55 of 64 people found the following review helpful
on April 27, 2005
Essentially there are two kinds of Springsteen fans. There are fans of "The Boss", who love Born to Run and Born in the U.S.A. and care more about the fist-pumping power of the E Street Band and massive hooks than Bruce as a songwriter. Then, there are Bruce Springsteen fans who love the "The Boss" characteristics as much as anyone but also come for the songwriting and lyrical depth. This album will be loved by fans of Bruce Springsteen, but those who want The Boss should steer clear.
First, this album is not exactly analagous to Tom Joad and Nebraska sonically. Though it doesn't sound a thing like Tunnel of Love it is similar in that the arrangements are sparse but electric guitars and big drums show up from time to time. There are a couple of outright rockers.
Many of the stories are an extension of Tom Joad and take place in the American Southwest, but there is enough variety to keep it from being a sequel. Virtually every song features people dealing with difficult circumstances, and there is little along triumph and celebration along the way. From the main character in "All the Way Home" looking for romantic redemption to the man in "Reno" seeking comfort in the embrace of a prostitute after true love failed him ("Somehow all you ever need's, never really quite enough you know/You and I, Maria, we learned it's so"), Devils and Dust is filled with people dealing with disillusionment and broken dreams. You may not retreat, you may not surrender, but that doesn't guarantee you'll win, either.
Fans of Springsteen's underrated guitar playing will be treated to his best acoustic rhythm playing to date. There may not be any screaming Esquire leads or flashy licks, but Devils and Dust is filled with melodic finger picking and other rhythm parts that could carry the songs by themselves.
To make a film analogy, this album has something in common with Sin City. For those who love grim and gritty film noir Sin City is a masterpiece, but anyone without a strong stomach would be automatically turned off by it's very nature. That, in essence, is the story of Devils and Dust. If you love Springsteen the songwriter and see the beauty and power of examining the dark side of life, Devils and Dust is a can't-miss prospect. If you want Dancing in the Dark or Hungry Heart, this isn't for you. It doesn't dimish the album in any way, it simply makes it what it is.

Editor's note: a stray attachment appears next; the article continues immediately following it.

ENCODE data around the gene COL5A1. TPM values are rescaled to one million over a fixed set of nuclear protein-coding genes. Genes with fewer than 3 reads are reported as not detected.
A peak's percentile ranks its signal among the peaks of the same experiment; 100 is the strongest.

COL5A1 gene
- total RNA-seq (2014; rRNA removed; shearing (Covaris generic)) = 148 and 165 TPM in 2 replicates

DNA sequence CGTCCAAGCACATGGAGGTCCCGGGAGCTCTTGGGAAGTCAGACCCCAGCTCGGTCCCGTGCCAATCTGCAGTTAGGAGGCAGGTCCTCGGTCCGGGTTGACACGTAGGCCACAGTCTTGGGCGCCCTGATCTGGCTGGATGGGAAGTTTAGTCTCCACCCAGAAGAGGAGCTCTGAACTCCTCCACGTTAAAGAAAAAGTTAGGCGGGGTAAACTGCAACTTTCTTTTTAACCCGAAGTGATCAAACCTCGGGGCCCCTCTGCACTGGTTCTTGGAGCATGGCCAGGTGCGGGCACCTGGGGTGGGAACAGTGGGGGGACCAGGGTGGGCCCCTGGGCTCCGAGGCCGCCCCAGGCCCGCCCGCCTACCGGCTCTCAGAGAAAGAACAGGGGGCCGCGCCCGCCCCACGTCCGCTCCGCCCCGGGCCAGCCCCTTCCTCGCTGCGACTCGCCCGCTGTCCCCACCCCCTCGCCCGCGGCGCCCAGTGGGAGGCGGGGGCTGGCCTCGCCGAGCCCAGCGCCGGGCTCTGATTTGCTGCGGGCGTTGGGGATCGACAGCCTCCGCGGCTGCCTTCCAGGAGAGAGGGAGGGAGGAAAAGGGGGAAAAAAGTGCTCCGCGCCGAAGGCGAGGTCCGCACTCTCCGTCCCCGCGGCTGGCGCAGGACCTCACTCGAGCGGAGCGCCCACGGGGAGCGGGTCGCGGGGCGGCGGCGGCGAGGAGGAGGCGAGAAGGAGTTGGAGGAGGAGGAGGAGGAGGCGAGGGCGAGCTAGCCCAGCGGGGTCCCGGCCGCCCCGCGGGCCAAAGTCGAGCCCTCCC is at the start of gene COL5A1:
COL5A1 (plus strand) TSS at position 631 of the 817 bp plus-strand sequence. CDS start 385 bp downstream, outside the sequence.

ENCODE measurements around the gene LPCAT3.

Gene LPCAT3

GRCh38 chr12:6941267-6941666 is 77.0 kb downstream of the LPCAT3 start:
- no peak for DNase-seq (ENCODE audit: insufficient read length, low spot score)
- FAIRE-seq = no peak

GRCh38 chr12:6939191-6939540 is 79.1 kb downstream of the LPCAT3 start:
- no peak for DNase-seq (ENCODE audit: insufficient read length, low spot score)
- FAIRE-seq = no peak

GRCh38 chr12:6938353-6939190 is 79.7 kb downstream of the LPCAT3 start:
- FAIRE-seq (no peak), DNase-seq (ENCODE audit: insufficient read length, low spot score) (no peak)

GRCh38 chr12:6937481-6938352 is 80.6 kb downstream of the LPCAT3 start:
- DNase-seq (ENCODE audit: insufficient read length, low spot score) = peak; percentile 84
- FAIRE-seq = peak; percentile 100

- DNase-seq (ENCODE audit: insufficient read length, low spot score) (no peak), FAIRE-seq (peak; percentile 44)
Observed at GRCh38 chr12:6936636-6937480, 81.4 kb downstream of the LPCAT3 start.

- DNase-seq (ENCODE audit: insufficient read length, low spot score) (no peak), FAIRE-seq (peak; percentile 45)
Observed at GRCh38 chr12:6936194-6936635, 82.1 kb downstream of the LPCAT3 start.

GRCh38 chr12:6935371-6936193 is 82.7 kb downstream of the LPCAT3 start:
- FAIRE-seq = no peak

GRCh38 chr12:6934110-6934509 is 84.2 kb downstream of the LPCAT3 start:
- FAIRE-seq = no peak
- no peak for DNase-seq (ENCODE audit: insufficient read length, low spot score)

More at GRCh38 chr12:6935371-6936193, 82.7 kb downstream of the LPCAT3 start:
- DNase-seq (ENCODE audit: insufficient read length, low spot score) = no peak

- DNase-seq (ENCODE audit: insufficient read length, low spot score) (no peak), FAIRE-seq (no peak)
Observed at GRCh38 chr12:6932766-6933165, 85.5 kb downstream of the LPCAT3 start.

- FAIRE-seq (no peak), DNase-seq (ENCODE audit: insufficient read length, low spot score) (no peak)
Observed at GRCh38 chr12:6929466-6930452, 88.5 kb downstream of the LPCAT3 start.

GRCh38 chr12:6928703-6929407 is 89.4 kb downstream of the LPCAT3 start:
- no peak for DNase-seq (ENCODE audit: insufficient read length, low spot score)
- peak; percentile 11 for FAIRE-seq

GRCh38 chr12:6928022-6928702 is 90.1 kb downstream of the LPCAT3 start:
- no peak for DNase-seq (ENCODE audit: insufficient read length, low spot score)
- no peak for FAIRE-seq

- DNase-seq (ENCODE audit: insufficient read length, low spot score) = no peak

167 of 211 people found the following review helpful
Bruce Springsteen gives to us with his newest CD an outstanding collection of songs about REAL life. There are songs about the agony and bitterness of life not going as planned; confessions from people Bruce sings of that are painful yet very well done; and even a happy song about new life coming into this world. People are not always in peril! SMILE The overall effect of this CD is enhanced by Bruce's decision to create the songs with a distinct acoustic flavor and the album shines brightly for all seasons! This will go down as one of his more artistic CDs. Devils and Dust is also a "dual disc" CD; it has 12 CD tracks on one side and DVD features on the other side-awesome!
The album starts off strong with the title track, "Devils & Dust." This song is somewhat political (although the album as a whole is not). Bruce sings of a war in which both sides bitterly fight each other to the death-all supposedly in God's name. The album's producer, Brenden O'Brien, added some good extras to the musical arrangement for this song. You hear great piano playing and the electronic beats are perfectly timed! The next track, "All The Way Home," is equally well done. Bruce's intonation and voice are in fine shape here. Another song to look out for on this CD is entitled "Reno." Here Bruce sings about very graphic sexual relationships involving cheating and more. The song "Long Time Comin'" sports a fiddle and an awesome steel guitar! This song is a bit complicated. It has an element that is something practically anyone can relate to: Bruce sings of a person who is promising never to make a mess of things in life again. (Note: Bruce uses a strong word in this song; parents may want to make a note of this.) Nevertheless, "Long Time Comin'" is also a song about a happy event in life: the expected birth of a newborn child. AND, how's about these lines: as he and his woman lie together in bed, Bruce sings "I reach `neath your shirt, lay my hands across your belly; And feel another one kicking inside."
A particularly powerful song that has people wide awake-already-is entitled "The Hitter." Here Bruce sings of a professional boxer who gets paid to beat men up for sport. The boxer tries to explain to his mother his upsetting, secluded way of life. On the surface this is exactly what the song is about; but on another level Bruce is really singing about how rough life is and how particularly brutal and cruel people are to each other in this world. The ending lyric simply states that this horror is just the plain old fact of life: "Understand, in the end, Ma, every man plays the game/ If you know one different, then speak out his name." I especially liked the song entitled "Jesus Was an Only Son." This emotional, frank song reveals a mother's thoughts about the only child she ever had. Very well done! "All I'm Thinkin' About," with Bruce singing falsetto to add to the emotional impact of the song, is a stunning love ballad that you will be fond of right away! The CD ends with the incredible emotional song "Matamoros Banks." "Matamoros Banks" is essentially an appeal for remembrance by an illegal immigrant who attempts to cross the Rio Grande but fails tragically resulting in death. I can't help but feel sympathy for people abused in other countries who so desperately want to come to live in America when I hear this song. Bruce does this so well; you really feel a true, deep pity and sorrow for the immigrant.